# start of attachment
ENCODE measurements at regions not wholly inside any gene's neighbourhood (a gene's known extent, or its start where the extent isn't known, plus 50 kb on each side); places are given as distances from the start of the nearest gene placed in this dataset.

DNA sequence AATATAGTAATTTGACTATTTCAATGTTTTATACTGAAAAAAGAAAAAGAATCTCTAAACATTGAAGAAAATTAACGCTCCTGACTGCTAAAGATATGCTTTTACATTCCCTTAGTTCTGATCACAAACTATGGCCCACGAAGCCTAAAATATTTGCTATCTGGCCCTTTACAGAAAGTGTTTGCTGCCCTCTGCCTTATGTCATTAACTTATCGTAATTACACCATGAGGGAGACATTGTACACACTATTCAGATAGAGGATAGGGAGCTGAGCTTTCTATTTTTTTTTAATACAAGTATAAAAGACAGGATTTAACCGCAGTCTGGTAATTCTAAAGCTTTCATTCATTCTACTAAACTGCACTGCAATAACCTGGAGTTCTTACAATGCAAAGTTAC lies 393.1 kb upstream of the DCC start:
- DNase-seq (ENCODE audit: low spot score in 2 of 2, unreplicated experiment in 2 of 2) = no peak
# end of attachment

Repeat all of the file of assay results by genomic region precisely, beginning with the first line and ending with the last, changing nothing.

ENCODE measurements at regions not wholly inside any gene's neighbourhood (a gene's known extent, or its start where the extent isn't known, plus 50 kb on each side); places are given as distances from the start of the nearest gene placed in this dataset.

DNA sequence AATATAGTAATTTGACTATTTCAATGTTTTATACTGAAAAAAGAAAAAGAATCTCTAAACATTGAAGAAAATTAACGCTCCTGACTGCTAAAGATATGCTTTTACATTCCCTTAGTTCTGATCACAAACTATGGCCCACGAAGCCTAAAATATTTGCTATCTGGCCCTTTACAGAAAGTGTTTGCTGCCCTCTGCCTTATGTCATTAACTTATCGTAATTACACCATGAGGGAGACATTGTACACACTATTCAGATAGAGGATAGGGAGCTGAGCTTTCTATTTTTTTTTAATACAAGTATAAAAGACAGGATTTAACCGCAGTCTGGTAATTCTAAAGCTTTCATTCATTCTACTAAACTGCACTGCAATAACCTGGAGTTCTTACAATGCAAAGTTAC lies 393.1 kb upstream of the DCC start:
- DNase-seq (ENCODE audit: low spot score in 2 of 2, unreplicated experiment in 2 of 2) = no peak